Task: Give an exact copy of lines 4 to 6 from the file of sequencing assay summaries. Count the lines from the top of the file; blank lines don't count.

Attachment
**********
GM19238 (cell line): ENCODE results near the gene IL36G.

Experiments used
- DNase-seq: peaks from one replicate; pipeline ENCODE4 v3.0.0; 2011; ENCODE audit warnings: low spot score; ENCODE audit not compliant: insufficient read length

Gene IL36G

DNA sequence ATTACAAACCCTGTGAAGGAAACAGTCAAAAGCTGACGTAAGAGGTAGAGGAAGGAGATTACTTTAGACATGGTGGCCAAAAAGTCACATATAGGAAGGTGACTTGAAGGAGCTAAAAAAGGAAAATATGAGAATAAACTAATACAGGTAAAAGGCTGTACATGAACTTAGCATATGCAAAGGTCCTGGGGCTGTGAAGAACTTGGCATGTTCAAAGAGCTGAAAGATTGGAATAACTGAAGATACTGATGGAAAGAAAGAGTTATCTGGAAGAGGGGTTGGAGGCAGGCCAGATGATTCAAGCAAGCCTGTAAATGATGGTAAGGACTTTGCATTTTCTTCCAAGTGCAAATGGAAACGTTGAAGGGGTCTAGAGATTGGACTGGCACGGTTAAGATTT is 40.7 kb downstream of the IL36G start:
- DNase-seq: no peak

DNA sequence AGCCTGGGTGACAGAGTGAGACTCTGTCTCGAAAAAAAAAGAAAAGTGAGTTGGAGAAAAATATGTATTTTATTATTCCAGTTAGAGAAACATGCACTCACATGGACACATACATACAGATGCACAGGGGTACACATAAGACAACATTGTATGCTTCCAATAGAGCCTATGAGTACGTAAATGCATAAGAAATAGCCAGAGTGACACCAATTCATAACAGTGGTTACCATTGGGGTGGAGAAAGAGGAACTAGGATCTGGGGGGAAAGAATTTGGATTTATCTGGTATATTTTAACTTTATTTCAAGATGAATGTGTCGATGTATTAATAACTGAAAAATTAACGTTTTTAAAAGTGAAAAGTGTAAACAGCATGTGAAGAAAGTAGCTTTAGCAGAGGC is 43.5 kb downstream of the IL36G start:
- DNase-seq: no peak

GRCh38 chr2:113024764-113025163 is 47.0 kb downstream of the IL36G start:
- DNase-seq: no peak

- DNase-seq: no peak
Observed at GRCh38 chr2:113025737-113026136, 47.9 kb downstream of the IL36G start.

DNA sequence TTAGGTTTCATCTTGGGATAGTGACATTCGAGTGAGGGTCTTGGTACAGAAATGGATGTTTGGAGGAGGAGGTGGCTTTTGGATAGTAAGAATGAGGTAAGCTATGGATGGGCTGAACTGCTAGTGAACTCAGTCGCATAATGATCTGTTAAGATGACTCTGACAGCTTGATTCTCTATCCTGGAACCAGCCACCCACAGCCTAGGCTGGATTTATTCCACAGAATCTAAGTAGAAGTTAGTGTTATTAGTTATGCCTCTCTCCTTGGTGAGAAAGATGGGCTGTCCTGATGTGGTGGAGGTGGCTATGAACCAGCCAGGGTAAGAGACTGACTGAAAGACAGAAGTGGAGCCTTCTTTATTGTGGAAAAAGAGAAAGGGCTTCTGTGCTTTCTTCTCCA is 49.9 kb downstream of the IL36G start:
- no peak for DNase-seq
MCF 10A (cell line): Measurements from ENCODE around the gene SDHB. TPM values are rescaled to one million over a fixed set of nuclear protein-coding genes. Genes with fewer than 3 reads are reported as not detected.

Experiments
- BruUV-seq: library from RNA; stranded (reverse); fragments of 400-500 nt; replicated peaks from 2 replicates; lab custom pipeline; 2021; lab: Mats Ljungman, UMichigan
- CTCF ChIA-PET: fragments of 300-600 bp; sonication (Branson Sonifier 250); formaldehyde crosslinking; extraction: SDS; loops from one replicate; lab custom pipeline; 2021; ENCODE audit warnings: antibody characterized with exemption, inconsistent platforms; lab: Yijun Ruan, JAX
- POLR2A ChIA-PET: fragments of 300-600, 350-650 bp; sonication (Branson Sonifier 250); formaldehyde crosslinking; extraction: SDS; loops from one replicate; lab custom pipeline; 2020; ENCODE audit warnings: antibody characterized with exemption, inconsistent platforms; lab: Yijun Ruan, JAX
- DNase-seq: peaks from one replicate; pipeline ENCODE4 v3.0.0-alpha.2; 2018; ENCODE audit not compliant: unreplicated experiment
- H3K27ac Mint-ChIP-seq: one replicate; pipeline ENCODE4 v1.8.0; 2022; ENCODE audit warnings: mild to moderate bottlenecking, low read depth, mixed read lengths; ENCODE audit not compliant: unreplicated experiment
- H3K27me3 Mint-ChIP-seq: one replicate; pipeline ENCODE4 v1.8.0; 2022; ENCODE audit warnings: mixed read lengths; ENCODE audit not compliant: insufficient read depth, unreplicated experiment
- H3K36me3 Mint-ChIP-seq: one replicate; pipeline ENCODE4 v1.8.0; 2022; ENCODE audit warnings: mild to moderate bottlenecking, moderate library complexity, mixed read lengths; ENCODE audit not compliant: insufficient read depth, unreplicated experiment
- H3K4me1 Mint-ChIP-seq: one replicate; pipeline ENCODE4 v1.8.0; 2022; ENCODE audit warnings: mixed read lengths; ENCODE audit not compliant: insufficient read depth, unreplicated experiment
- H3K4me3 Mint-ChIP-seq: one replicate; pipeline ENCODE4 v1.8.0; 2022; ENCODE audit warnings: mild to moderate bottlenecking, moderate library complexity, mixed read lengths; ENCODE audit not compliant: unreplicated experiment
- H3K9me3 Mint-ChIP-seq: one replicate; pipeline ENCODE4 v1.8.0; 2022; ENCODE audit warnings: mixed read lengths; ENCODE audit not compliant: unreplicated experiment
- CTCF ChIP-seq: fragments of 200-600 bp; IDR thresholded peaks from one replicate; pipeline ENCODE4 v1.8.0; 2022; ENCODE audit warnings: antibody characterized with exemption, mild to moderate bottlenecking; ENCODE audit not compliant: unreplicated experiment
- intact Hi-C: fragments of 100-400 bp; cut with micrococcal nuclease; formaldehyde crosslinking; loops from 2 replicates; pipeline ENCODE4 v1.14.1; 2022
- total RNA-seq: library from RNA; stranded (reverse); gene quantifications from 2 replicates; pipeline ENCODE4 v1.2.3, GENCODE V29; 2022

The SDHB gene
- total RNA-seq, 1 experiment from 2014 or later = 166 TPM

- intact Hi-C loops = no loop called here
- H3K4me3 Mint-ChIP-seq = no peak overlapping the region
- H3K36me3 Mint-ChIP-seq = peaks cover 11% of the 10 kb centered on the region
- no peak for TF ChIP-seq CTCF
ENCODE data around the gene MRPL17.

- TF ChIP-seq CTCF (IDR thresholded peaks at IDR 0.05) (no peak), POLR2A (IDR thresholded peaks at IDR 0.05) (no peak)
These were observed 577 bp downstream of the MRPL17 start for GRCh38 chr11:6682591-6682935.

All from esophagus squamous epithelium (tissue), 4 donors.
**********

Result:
Gene IL36G

DNA sequence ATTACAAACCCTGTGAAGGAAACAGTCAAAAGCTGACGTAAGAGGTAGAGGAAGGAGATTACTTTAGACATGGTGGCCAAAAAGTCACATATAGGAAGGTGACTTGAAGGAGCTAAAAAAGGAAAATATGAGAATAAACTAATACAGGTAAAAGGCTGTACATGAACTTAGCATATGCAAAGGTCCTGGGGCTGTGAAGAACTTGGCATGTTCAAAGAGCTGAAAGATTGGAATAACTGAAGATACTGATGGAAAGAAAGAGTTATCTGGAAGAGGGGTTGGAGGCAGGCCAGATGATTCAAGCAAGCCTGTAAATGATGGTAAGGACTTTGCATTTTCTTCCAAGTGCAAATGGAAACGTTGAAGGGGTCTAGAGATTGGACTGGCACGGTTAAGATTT is 40.7 kb downstream of the IL36G start:
- DNase-seq: no peak